How to Use Soapnuts…Posted: September 23, 2009
I use soapnuts and love them, they come in a cloth bag (no plastic!) and work really well and are non-toxic.
There are a ton of amazing things about soap nuts.
They are 100%, totally natural. They are organically grown and are free of harsh chemicals, so they are incredibly gentle on clothes AND skin. They are especially great for those with sensitive skin — including babies and those that suffer from allergies, eczema, and psoriasis! They’re totally biodegradable, so they’re better for the environment than regular detergent, and they’re antimicrobial, so they’re even good for septic and greywater systems
From Fake Plastic Fish;
Have you ever done your laundry with soapnuts or been curious to find out how they work? Soapnuts grow on a tree called Sapindus mukorossi (Chinese Soapberry) and contain saponin, a natural surfactant which foams just like soap. I’ve wanted to try soapnuts since I first spotted them in a natural grocery store a couple of years ago but have always been deterred by the plastic in the packaging. Although they are imported, the idea of using a laundry soap that contains only one, minimally-processed natural ingredient (the soapnuts are harvested, de-seeded, and sun-dried) appealed to me.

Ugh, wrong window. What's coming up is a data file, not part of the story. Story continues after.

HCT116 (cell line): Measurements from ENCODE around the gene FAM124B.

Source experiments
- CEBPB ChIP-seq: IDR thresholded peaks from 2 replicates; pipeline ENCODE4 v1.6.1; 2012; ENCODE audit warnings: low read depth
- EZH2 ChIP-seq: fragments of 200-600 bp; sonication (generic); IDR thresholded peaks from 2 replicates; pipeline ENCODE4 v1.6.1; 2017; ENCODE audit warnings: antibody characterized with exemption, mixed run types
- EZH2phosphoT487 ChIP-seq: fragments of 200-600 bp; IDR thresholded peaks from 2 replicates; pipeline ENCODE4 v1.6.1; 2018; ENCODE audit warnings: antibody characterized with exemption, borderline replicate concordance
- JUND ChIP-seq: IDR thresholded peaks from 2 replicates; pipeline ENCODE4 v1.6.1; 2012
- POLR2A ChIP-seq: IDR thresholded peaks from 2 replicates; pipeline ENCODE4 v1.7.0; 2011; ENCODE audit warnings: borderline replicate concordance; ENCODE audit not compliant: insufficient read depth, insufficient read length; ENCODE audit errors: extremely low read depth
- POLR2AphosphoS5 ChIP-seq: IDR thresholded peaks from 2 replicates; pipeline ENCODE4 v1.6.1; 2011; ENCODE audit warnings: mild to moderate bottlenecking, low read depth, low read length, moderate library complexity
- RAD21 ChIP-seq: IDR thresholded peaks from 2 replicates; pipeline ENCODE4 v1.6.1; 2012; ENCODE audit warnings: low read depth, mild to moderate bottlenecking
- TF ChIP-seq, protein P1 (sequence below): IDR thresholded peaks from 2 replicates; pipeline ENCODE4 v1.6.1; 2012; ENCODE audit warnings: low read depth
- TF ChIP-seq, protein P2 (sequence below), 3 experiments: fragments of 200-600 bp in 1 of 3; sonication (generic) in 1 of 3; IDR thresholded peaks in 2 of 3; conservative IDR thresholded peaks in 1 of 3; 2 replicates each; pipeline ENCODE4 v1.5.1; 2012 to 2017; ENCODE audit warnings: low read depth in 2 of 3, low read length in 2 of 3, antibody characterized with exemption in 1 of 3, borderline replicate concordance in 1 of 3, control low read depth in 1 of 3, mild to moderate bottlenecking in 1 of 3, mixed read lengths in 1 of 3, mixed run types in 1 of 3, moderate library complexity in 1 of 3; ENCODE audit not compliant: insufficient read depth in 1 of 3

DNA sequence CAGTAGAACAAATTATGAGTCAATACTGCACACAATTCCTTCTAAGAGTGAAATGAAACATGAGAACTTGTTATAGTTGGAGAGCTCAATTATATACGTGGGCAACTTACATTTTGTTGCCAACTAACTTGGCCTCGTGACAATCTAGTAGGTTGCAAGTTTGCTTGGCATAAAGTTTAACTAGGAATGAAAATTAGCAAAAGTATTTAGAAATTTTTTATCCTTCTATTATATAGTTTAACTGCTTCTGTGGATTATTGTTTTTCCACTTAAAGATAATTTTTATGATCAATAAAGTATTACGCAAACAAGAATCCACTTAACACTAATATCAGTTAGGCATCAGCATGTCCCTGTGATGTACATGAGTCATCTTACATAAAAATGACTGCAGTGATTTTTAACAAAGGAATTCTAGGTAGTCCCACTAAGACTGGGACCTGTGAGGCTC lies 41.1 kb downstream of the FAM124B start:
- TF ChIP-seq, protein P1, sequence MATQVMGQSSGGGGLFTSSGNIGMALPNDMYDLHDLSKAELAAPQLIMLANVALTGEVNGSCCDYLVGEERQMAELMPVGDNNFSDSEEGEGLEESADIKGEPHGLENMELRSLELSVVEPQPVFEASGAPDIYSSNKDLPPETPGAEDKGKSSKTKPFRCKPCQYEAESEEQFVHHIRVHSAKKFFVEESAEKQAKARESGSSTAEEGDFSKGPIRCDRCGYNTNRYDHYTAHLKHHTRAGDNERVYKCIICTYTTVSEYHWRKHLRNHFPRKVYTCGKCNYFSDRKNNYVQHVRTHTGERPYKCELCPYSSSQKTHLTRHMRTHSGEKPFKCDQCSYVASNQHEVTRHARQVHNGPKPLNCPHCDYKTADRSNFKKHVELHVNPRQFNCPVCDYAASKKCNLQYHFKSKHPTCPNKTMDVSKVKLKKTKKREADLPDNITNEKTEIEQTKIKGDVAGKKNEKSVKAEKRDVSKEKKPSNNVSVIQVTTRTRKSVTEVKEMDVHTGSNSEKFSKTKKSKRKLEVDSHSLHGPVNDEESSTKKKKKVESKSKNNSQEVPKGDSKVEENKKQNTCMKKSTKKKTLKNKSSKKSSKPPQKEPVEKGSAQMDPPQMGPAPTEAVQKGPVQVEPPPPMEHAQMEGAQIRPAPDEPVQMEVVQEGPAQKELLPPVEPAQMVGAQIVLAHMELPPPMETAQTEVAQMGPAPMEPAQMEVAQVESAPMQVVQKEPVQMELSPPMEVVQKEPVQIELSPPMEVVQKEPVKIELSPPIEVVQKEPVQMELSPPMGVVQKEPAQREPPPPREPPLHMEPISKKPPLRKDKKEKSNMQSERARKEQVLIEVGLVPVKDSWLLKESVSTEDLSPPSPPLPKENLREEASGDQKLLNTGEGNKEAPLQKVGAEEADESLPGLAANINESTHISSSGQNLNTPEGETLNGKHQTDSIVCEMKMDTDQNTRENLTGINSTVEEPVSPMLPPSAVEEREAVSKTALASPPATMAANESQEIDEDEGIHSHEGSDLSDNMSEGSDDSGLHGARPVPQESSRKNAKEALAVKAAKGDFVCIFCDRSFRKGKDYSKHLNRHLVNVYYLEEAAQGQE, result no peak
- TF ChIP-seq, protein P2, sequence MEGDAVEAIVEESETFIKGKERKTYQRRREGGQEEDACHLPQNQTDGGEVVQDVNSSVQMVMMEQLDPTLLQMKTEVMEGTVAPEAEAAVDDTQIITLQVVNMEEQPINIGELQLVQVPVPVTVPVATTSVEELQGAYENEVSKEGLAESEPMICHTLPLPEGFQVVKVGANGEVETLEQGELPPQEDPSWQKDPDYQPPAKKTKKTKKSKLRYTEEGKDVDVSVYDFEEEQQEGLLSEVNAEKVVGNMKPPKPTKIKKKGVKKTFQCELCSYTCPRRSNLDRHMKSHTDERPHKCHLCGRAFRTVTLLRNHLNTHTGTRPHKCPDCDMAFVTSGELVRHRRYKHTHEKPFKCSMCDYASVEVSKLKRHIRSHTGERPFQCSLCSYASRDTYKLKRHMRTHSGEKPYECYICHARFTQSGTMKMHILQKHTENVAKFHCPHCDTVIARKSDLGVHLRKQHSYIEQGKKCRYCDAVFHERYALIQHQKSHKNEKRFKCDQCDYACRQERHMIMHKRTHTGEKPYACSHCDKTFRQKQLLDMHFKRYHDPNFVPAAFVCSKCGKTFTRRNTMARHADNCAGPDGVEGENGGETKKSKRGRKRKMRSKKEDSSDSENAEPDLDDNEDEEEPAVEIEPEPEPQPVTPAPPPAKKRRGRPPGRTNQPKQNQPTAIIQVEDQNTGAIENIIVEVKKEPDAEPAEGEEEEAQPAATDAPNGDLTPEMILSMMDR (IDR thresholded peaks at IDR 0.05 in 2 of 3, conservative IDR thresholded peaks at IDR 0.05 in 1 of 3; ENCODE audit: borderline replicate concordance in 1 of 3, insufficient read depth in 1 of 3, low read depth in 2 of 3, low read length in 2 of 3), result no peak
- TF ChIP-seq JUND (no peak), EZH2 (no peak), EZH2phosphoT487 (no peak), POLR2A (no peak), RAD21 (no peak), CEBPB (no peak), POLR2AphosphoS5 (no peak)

Soapnuts only release their saponin in warm or hot water. I wash in cold to save energy. But never fear, there is an easy solution. Mix up a batch of Soapnuts Soak by bringing a pot of water to a boil, removing it from the heat, tossing in 6-8 soapnuts, and letting them sit covered over night. In the morning, strain into a couple of glass jars. The used soapnuts can go in the compost. Use 1/4 to 1/2 cup per laundry load.
By the way, I’ve noticed that another major distributor of soapnuts is now selling a liquid version in plastic bottles. Look how easy it is to make without the plastic. Easy as boiling water. Of course, if you’re like me and forget about pots on the stove, this procedure might not be as easy as it is for most. Still, I can deal. Because one batch of Soapnut Soak will do at least 8 loads of laundry. You can also use it for cleaning, windows, soaking jewelry and then polishing.
So, after adding the Soapnut Soak to my cold water load of light colors, and watching in amazement at the amount of foamy bubbles produced, I felt compelled to sniff every item as it came out of the washing machine. And you know what? They just smelled clean. Fresh. That’s the only way I can describe the scent. It was nothing like the smell of the soapnuts.
Some people prefer to add scent to their laundry, and to that end, you can add a few drops of essential oils. For me, the oils were completely unnecessary. I like my clean to smell like clean.